Chinese Mother Who Protested Rape Case Freed

By Jack Phillips
Epoch Times Staff
Created: August 10, 2012 Last Updated: August 16, 2012
Related articles: China » Society
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Tang Hui (R), seeing her lawyer on the seventh day of her sentence to a labor camp.  (

Tang Hui (R), seeing her lawyer on the seventh day of her sentence to a labor camp.  (

A Chinese mother, who was recently sentenced to reeducation through labor for petitioning against the sentencing of men who raped and forced her 11-year-old daughter into prostitution, was freed by officials after Internet users expressed outrage over the case.

Local authorities said that 39-year-old Tang Hui of the city of Yongzhou was released on Friday morning, reported state-run media. They released her on the grounds that her daughter is 17 years old now and is still a minor, requiring her mother’s care.

Six years ago, Tang was forced to rescue her daughter, who was kidnapped and forced to perform sexual acts. Five of the seven men in the case received sentences, two of whom were sentenced to death. The defendants appealed, which prompted her to protest.

Not satisfied with the sentences, Tang petitioned the local government, which gave her one and a half years in a forced labor camp, highlighting for many the harsh and arbitrary system of law enforcement the ruling Chinese Communist Party (CCP) employs.

Tang was arrested because she “seriously disturbed the social order and exerted a very negative impact on society,” according to the local Public Security Bureau in Yongzhou. 

Local officials, in giving their reasons for sentencing her to forced labor, said she blocked traffic and slept in the courtroom when she was petitioning.

State-run radio quoted local officials as saying that Tang “blocked cars and the entrances of the buildings and shouted out loud,” giving them reason to sentence her.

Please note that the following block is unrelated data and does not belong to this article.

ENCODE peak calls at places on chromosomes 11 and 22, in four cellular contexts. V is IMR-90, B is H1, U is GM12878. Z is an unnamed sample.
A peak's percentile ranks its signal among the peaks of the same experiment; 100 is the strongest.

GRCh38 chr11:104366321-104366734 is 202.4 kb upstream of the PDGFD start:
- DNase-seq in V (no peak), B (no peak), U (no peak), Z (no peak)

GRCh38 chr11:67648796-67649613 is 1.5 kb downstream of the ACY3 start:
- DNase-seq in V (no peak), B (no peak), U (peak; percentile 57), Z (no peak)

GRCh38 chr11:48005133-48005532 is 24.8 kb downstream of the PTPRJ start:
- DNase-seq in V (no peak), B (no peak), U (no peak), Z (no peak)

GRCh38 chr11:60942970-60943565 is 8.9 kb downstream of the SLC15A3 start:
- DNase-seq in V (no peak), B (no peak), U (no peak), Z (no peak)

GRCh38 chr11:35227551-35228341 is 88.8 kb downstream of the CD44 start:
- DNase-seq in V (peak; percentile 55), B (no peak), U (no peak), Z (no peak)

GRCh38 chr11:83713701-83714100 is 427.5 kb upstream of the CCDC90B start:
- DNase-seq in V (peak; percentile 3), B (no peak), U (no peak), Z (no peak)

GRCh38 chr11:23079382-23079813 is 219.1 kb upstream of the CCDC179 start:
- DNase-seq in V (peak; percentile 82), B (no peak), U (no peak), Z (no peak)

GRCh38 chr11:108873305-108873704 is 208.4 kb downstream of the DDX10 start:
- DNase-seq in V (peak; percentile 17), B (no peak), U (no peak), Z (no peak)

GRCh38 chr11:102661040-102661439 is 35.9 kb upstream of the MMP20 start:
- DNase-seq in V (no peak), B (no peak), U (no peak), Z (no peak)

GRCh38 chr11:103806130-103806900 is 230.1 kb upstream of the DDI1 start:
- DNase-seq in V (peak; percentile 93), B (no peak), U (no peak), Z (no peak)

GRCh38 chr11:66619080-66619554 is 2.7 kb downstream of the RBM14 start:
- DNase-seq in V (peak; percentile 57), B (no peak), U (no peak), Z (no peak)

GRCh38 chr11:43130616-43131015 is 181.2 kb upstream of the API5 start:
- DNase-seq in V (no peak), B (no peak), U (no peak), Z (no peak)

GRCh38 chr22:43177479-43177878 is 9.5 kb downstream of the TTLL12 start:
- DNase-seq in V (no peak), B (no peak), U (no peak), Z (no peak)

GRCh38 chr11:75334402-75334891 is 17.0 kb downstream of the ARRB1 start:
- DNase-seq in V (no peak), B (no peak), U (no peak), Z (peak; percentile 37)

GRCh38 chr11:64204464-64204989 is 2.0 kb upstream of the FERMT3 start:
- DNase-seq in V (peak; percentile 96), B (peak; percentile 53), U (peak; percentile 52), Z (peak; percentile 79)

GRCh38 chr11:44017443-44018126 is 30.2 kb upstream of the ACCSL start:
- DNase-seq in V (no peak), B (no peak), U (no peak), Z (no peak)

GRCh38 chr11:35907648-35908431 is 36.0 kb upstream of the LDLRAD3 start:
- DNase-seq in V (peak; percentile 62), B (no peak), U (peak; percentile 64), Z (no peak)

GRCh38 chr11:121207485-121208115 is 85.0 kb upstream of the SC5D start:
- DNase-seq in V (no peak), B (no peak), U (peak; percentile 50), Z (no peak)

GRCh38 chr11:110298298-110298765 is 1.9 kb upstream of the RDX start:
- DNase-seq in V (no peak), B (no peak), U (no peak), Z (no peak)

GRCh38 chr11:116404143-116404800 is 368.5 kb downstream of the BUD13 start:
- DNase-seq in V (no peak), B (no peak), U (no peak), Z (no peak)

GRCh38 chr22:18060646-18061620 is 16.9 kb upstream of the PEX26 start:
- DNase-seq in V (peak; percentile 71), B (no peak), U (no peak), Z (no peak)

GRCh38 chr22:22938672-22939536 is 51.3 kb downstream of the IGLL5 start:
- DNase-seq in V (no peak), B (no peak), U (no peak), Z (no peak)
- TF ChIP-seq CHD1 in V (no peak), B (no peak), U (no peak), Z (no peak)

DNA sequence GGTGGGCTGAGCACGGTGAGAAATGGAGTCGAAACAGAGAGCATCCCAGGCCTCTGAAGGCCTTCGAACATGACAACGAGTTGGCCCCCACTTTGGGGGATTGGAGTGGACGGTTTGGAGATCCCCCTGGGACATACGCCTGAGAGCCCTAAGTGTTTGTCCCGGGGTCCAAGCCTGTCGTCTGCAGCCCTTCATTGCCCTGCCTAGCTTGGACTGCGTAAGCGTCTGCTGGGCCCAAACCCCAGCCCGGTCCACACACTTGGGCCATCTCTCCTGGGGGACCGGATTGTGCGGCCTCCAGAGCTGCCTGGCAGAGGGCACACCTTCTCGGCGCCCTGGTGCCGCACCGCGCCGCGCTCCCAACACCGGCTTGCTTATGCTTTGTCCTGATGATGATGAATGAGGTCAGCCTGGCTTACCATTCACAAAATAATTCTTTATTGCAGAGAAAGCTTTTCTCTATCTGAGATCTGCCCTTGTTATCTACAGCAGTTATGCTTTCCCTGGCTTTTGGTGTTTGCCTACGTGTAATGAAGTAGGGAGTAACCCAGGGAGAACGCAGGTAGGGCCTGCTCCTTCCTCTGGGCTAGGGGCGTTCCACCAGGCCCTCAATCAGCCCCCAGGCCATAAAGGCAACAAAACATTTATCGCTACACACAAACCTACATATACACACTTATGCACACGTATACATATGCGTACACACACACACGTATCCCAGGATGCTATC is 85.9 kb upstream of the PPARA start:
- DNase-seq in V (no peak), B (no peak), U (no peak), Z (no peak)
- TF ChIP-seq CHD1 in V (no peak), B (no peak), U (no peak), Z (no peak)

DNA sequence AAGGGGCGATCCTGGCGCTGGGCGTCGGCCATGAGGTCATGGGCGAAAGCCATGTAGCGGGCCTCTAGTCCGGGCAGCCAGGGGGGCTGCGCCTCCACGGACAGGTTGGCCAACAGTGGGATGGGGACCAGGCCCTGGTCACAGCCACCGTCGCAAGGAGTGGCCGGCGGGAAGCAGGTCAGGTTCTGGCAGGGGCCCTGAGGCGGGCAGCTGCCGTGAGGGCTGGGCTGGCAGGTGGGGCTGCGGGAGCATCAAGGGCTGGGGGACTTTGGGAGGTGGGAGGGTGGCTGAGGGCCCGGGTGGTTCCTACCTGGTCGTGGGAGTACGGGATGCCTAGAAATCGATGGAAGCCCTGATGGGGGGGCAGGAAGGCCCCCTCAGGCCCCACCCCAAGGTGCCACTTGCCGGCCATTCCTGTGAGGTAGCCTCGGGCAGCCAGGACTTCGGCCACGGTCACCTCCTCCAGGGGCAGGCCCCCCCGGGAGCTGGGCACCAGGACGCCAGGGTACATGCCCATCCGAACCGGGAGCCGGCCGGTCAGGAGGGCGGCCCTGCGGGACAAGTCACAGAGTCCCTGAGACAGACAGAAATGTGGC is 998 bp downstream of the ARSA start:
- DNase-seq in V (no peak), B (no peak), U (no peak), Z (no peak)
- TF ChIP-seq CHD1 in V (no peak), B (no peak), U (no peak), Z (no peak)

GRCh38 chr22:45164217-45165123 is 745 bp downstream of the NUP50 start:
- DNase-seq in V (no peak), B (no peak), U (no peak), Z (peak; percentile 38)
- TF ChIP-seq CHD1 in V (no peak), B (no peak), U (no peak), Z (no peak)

Local authorities were accused by Chinese netizens of not holding a hearing before issuing the order for Tang’s detention. 

Li Chengpeng, a well-known Chinese writer with 5 million followers on the Sina Weibo microblogging website, said on his account that Tang is the victim of the CCP’s “evil orders.”

“Do you have daughters and mothers?” Li asked, referring to officials in Yongzhou. 

“Go home and ask them about sending a mother who appealed for her daughter to a forced labor camp. That isn’t human, is it? Hunan [Province], release this mother,” he wrote.

Tang’s husband, who was not named, told the state-run Global Times: “I am so anxious about when her mother will be released from the labor camp to accompany her and relieve her of the past nightmare.”

Another prominent writer, Murong Xuecun, who has around 1.1 million followers on his microblog, said there is a form of “barbarism” in how Chinese officials sentenced Tang to forced labor.

“Tang’s case shows barbarism and inaction of the law enforcement agencies, but also the darkness and cruelty of the labor re-education system. A person can be thrown into prison for offending a local official, without trial or evidence,” he wrote, according to Tea Leaf Nation, a blog focused on contemporary China.

“Millions have met this fate since [the system was put in place] 45 years ago, and it will continue to bring pain and suffering in the days to come. It’s not only dangerous for Tang, but for all citizens. If labor re-education is not abolished, citizens will never be secure,” he wrote.

China’s re-education through labor system has been frequently criticized by human rights activists and Western governments.

Tang’s lawyer Gan Yuanchuan posted to Weibo on the morning of Aug. 10 that she has been released.

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